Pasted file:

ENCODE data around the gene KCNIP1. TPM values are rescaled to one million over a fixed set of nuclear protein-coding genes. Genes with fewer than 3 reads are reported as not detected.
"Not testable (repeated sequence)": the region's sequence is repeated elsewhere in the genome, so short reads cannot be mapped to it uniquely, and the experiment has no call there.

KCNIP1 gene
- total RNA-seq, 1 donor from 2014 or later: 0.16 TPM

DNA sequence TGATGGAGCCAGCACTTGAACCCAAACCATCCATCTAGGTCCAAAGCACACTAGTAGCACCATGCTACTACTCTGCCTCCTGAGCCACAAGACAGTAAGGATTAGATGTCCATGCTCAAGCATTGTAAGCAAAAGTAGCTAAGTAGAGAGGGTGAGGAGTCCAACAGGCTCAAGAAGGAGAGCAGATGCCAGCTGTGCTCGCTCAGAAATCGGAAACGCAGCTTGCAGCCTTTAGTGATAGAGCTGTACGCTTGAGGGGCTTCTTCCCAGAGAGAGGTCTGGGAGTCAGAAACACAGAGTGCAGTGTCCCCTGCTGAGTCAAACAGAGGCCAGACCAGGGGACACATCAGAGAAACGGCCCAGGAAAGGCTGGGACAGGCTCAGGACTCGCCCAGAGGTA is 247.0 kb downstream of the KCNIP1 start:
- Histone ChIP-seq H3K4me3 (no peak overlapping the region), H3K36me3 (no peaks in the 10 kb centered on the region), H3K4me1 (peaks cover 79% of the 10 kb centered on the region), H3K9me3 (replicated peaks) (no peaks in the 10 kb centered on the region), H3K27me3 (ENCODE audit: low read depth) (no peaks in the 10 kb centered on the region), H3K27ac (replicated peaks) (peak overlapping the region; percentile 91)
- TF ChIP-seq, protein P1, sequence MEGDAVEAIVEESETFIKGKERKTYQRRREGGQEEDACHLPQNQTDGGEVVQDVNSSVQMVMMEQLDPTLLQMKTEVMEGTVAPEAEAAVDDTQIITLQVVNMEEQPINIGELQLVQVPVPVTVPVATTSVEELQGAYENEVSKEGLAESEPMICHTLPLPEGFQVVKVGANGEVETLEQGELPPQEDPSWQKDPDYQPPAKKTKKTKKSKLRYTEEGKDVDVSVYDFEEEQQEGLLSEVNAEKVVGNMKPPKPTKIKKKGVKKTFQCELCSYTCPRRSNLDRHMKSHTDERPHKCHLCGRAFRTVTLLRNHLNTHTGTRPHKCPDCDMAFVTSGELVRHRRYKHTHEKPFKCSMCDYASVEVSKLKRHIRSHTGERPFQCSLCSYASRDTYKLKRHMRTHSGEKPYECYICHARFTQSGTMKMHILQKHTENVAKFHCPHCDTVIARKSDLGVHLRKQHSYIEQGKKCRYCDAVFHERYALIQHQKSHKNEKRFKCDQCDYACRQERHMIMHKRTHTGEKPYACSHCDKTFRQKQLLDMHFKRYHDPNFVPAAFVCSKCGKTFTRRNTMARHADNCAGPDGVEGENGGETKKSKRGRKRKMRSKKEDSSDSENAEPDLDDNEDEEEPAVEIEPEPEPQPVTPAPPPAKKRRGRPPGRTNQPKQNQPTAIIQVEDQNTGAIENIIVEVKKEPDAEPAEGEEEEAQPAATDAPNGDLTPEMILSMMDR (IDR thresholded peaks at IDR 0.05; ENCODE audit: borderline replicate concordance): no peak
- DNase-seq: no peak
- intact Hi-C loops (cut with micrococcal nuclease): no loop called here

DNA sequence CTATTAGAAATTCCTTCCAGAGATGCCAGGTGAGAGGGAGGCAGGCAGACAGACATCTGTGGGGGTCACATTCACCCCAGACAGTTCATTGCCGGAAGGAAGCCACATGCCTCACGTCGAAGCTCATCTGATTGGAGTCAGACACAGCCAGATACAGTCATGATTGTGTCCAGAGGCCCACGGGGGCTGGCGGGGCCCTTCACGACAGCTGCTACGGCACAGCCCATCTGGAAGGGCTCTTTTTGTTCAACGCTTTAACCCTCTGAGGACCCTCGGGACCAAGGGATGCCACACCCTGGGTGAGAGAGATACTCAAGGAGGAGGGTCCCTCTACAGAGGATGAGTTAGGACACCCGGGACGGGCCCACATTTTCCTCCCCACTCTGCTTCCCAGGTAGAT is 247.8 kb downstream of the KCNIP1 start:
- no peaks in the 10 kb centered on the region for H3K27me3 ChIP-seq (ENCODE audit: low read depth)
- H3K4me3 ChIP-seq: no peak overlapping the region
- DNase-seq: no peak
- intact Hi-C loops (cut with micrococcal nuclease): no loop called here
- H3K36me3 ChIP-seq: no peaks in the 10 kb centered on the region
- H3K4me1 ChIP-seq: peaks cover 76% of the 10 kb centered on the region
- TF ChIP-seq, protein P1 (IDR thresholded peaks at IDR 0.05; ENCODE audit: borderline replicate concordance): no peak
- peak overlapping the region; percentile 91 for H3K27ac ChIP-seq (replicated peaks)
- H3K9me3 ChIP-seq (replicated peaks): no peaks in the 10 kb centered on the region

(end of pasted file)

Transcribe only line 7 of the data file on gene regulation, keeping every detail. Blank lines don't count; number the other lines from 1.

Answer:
- TF ChIP-seq, protein P1, sequence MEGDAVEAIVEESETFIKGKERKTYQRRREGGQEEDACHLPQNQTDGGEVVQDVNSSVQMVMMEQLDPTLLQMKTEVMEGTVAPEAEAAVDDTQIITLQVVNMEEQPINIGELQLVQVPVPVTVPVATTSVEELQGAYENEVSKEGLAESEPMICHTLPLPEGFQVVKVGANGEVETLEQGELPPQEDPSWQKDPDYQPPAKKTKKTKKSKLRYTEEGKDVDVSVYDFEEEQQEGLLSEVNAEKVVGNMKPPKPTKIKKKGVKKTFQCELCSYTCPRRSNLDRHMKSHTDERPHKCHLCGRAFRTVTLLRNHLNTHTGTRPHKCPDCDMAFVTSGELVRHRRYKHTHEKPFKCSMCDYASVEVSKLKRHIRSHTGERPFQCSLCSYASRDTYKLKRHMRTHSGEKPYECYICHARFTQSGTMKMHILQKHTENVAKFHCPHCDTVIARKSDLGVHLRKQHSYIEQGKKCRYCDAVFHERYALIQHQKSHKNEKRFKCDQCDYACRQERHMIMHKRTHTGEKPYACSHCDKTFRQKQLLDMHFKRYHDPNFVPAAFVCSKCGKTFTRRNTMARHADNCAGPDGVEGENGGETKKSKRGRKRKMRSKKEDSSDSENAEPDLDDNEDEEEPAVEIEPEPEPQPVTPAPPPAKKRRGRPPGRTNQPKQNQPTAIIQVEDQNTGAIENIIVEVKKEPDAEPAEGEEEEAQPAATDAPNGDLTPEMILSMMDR (IDR thresholded peaks at IDR 0.05; ENCODE audit: borderline replicate concordance): no peak